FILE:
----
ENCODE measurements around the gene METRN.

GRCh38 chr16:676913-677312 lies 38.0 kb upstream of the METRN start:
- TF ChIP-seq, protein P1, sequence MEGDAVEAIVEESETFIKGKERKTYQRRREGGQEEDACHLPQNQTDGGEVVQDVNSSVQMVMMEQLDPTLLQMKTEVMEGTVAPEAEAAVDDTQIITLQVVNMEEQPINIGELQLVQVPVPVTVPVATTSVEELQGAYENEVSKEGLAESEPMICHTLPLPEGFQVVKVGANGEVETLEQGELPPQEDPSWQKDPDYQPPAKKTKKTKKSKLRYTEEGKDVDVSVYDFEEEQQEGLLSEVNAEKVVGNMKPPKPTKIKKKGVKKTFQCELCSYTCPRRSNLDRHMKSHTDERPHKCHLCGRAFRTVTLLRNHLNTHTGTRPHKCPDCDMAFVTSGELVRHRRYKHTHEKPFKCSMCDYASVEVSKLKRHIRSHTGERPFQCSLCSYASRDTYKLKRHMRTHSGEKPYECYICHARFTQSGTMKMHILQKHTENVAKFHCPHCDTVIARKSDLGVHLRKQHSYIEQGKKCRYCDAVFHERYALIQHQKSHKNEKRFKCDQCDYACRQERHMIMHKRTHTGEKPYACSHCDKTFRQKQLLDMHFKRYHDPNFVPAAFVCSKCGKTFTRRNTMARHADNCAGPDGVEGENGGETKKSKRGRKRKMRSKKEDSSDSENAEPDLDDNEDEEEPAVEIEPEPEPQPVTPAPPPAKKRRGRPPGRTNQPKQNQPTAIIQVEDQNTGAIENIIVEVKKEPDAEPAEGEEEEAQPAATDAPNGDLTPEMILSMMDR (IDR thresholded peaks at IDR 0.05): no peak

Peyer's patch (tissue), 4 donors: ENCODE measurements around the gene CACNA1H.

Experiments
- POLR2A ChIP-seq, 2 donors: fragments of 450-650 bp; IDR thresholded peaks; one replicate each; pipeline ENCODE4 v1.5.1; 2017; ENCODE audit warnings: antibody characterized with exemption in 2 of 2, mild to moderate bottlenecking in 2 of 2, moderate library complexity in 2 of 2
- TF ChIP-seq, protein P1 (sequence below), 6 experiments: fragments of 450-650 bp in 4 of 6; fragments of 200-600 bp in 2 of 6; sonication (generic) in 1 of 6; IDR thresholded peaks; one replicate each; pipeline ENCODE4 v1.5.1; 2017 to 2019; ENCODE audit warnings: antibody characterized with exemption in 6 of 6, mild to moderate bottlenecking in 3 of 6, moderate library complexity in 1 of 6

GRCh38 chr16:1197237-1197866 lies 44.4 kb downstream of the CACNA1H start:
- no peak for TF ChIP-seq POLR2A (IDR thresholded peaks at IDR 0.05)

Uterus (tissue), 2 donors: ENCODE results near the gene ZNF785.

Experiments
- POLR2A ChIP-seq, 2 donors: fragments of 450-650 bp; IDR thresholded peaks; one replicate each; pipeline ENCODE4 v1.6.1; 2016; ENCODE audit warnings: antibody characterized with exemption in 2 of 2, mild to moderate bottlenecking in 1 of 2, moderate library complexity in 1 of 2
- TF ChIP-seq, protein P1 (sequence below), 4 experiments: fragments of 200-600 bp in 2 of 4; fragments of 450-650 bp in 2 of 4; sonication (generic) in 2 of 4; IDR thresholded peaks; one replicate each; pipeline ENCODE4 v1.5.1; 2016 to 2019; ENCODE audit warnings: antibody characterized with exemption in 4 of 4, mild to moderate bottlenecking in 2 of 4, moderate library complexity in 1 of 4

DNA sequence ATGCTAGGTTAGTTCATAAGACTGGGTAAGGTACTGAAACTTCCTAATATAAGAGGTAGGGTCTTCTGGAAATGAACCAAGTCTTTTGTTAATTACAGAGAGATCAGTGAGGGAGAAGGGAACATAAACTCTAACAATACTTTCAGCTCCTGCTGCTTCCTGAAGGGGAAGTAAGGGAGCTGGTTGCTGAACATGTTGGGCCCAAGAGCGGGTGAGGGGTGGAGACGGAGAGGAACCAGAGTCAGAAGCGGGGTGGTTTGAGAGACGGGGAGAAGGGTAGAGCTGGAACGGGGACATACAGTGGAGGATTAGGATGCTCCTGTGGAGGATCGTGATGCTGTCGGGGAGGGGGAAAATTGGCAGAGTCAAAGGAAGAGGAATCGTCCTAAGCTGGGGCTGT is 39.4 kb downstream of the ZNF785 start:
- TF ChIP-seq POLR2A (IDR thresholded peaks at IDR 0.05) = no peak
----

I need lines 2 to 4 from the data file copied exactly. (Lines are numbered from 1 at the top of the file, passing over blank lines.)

GRCh38 chr16:676913-677312 lies 38.0 kb upstream of the METRN start:
- TF ChIP-seq, protein P1, sequence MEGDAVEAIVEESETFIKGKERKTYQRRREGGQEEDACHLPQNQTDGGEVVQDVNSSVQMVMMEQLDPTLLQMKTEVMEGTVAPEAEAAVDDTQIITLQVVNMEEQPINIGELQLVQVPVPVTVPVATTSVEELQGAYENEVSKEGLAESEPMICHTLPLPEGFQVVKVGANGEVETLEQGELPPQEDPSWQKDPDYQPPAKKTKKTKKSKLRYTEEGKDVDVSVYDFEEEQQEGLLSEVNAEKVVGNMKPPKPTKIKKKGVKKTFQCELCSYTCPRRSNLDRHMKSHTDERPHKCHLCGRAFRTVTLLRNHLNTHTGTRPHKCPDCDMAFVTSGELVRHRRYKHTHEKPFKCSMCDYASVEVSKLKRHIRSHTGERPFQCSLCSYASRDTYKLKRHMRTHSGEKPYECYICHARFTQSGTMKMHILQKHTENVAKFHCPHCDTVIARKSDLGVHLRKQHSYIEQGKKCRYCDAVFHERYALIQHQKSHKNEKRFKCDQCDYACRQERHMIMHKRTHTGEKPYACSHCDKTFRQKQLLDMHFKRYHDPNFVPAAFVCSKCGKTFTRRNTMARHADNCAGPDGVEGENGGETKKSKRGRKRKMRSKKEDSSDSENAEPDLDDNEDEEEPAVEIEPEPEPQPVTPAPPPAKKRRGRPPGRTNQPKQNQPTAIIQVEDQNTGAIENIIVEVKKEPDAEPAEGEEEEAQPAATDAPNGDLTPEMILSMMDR (IDR thresholded peaks at IDR 0.05): no peak

Peyer's patch (tissue), 4 donors: ENCODE measurements around the gene CACNA1H.